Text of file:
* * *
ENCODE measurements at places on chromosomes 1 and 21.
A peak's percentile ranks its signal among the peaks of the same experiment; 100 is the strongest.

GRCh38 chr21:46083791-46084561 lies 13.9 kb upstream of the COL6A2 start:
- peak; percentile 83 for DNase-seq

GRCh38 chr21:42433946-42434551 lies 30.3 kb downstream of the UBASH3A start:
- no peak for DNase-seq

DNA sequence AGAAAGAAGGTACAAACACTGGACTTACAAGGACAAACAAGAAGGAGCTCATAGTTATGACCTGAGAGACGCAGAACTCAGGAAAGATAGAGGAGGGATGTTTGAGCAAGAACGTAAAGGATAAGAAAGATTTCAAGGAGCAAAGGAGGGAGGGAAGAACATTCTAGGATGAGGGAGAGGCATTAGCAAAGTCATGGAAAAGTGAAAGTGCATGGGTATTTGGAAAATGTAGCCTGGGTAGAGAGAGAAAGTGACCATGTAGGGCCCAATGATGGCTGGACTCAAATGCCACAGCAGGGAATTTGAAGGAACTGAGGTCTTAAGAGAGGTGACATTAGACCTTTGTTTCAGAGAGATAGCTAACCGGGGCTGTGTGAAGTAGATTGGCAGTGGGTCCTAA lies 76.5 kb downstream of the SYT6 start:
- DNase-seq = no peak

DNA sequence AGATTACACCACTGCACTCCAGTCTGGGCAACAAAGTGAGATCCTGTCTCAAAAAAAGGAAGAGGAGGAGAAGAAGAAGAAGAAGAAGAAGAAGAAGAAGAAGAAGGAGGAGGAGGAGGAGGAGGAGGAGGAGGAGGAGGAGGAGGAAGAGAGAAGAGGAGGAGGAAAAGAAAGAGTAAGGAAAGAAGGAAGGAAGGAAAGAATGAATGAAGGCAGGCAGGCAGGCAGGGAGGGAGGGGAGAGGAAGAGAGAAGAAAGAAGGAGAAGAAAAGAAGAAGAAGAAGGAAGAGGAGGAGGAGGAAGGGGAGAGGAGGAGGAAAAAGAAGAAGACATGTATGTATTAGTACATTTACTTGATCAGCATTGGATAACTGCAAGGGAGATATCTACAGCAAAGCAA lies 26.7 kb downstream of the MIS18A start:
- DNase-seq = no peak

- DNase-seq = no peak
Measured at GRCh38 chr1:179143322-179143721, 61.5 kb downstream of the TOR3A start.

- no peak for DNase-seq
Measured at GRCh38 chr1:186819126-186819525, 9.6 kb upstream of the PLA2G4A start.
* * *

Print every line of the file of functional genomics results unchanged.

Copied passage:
ENCODE measurements at places on chromosomes 1 and 21.
A peak's percentile ranks its signal among the peaks of the same experiment; 100 is the strongest.

GRCh38 chr21:46083791-46084561 lies 13.9 kb upstream of the COL6A2 start:
- peak; percentile 83 for DNase-seq

GRCh38 chr21:42433946-42434551 lies 30.3 kb downstream of the UBASH3A start:
- no peak for DNase-seq

DNA sequence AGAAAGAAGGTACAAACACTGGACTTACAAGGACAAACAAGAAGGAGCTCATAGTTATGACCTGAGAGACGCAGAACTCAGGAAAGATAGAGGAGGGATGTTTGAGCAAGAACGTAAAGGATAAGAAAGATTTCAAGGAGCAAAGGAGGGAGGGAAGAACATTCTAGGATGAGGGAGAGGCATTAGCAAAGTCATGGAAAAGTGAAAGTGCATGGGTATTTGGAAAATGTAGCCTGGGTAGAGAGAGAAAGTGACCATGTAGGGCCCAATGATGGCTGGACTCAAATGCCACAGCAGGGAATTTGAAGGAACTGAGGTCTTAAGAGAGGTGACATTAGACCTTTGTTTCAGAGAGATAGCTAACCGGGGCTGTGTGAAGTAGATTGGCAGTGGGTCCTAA lies 76.5 kb downstream of the SYT6 start:
- DNase-seq = no peak

DNA sequence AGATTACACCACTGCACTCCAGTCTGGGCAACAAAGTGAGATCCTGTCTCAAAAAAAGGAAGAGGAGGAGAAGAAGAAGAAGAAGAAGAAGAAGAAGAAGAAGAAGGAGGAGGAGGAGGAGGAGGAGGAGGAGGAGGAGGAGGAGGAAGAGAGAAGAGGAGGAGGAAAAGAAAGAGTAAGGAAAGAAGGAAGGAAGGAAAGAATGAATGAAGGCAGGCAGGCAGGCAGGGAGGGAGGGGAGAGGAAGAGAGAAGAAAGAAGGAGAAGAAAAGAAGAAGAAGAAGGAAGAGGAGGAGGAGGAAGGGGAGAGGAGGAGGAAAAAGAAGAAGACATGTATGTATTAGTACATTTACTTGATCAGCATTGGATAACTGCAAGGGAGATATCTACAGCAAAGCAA lies 26.7 kb downstream of the MIS18A start:
- DNase-seq = no peak

- DNase-seq = no peak
Measured at GRCh38 chr1:179143322-179143721, 61.5 kb downstream of the TOR3A start.

- no peak for DNase-seq
Measured at GRCh38 chr1:186819126-186819525, 9.6 kb upstream of the PLA2G4A start.